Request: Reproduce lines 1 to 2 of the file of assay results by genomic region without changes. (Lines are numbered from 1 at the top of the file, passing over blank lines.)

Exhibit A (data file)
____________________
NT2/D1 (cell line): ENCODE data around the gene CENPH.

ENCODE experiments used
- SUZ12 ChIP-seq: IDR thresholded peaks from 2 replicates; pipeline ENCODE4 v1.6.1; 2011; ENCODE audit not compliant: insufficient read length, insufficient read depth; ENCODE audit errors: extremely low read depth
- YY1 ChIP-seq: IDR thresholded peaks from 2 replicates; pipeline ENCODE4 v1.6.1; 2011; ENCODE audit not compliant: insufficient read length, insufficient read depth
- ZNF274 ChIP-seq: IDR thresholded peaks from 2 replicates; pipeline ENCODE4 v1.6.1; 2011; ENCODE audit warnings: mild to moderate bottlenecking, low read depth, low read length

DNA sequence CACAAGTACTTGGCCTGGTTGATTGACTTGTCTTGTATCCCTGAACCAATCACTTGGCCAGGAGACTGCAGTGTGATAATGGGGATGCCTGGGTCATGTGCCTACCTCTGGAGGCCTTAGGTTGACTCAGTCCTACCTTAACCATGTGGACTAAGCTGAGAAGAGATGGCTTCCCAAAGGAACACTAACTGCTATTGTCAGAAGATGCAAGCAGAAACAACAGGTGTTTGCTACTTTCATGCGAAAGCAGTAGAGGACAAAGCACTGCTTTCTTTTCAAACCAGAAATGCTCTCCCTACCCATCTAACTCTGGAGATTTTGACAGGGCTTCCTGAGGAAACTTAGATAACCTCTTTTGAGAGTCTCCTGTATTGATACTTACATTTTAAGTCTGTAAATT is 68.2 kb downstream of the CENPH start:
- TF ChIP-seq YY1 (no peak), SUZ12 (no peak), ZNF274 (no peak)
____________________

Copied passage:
NT2/D1 (cell line): ENCODE data around the gene CENPH.

ENCODE experiments used